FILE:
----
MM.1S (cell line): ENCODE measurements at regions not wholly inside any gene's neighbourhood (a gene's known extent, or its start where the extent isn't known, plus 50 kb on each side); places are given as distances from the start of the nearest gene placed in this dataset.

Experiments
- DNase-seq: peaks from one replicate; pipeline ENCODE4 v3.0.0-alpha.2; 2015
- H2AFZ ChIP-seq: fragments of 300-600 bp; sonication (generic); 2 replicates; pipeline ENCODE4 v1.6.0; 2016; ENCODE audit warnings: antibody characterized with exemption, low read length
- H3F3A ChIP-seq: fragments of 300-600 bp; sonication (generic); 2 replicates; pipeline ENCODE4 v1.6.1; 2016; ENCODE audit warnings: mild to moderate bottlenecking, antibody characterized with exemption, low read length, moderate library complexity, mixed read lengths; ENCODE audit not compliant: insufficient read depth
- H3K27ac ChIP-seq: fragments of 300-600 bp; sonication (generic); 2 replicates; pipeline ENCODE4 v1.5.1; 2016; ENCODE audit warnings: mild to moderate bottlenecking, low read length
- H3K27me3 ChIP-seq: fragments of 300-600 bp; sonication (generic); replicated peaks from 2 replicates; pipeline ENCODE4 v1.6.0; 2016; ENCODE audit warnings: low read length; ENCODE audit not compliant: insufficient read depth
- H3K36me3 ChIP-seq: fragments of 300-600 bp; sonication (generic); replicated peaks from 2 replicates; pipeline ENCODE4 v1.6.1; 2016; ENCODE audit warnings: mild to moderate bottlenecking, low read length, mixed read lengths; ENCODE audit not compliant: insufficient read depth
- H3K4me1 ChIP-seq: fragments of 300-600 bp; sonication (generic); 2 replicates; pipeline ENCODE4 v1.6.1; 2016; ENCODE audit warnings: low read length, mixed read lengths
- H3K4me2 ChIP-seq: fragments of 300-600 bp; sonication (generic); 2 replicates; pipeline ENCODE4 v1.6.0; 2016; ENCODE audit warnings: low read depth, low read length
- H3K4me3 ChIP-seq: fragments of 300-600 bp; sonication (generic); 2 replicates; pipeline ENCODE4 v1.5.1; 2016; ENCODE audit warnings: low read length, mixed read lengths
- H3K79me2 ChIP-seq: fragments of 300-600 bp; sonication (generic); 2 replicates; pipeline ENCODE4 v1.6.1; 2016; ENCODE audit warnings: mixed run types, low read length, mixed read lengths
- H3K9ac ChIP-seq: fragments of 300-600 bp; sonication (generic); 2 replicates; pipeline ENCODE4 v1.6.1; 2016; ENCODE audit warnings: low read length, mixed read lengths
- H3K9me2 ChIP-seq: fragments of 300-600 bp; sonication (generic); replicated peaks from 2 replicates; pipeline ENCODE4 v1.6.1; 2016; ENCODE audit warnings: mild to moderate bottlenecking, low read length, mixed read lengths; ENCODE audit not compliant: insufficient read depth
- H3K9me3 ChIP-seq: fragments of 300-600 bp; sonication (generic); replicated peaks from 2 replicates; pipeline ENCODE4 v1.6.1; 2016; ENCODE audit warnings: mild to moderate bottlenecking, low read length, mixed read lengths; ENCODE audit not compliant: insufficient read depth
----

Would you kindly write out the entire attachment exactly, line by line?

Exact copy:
MM.1S (cell line): ENCODE measurements at regions not wholly inside any gene's neighbourhood (a gene's known extent, or its start where the extent isn't known, plus 50 kb on each side); places are given as distances from the start of the nearest gene placed in this dataset.

Experiments
- DNase-seq: peaks from one replicate; pipeline ENCODE4 v3.0.0-alpha.2; 2015
- H2AFZ ChIP-seq: fragments of 300-600 bp; sonication (generic); 2 replicates; pipeline ENCODE4 v1.6.0; 2016; ENCODE audit warnings: antibody characterized with exemption, low read length
- H3F3A ChIP-seq: fragments of 300-600 bp; sonication (generic); 2 replicates; pipeline ENCODE4 v1.6.1; 2016; ENCODE audit warnings: mild to moderate bottlenecking, antibody characterized with exemption, low read length, moderate library complexity, mixed read lengths; ENCODE audit not compliant: insufficient read depth
- H3K27ac ChIP-seq: fragments of 300-600 bp; sonication (generic); 2 replicates; pipeline ENCODE4 v1.5.1; 2016; ENCODE audit warnings: mild to moderate bottlenecking, low read length
- H3K27me3 ChIP-seq: fragments of 300-600 bp; sonication (generic); replicated peaks from 2 replicates; pipeline ENCODE4 v1.6.0; 2016; ENCODE audit warnings: low read length; ENCODE audit not compliant: insufficient read depth
- H3K36me3 ChIP-seq: fragments of 300-600 bp; sonication (generic); replicated peaks from 2 replicates; pipeline ENCODE4 v1.6.1; 2016; ENCODE audit warnings: mild to moderate bottlenecking, low read length, mixed read lengths; ENCODE audit not compliant: insufficient read depth
- H3K4me1 ChIP-seq: fragments of 300-600 bp; sonication (generic); 2 replicates; pipeline ENCODE4 v1.6.1; 2016; ENCODE audit warnings: low read length, mixed read lengths
- H3K4me2 ChIP-seq: fragments of 300-600 bp; sonication (generic); 2 replicates; pipeline ENCODE4 v1.6.0; 2016; ENCODE audit warnings: low read depth, low read length
- H3K4me3 ChIP-seq: fragments of 300-600 bp; sonication (generic); 2 replicates; pipeline ENCODE4 v1.5.1; 2016; ENCODE audit warnings: low read length, mixed read lengths
- H3K79me2 ChIP-seq: fragments of 300-600 bp; sonication (generic); 2 replicates; pipeline ENCODE4 v1.6.1; 2016; ENCODE audit warnings: mixed run types, low read length, mixed read lengths
- H3K9ac ChIP-seq: fragments of 300-600 bp; sonication (generic); 2 replicates; pipeline ENCODE4 v1.6.1; 2016; ENCODE audit warnings: low read length, mixed read lengths
- H3K9me2 ChIP-seq: fragments of 300-600 bp; sonication (generic); replicated peaks from 2 replicates; pipeline ENCODE4 v1.6.1; 2016; ENCODE audit warnings: mild to moderate bottlenecking, low read length, mixed read lengths; ENCODE audit not compliant: insufficient read depth
- H3K9me3 ChIP-seq: fragments of 300-600 bp; sonication (generic); replicated peaks from 2 replicates; pipeline ENCODE4 v1.6.1; 2016; ENCODE audit warnings: mild to moderate bottlenecking, low read length, mixed read lengths; ENCODE audit not compliant: insufficient read depth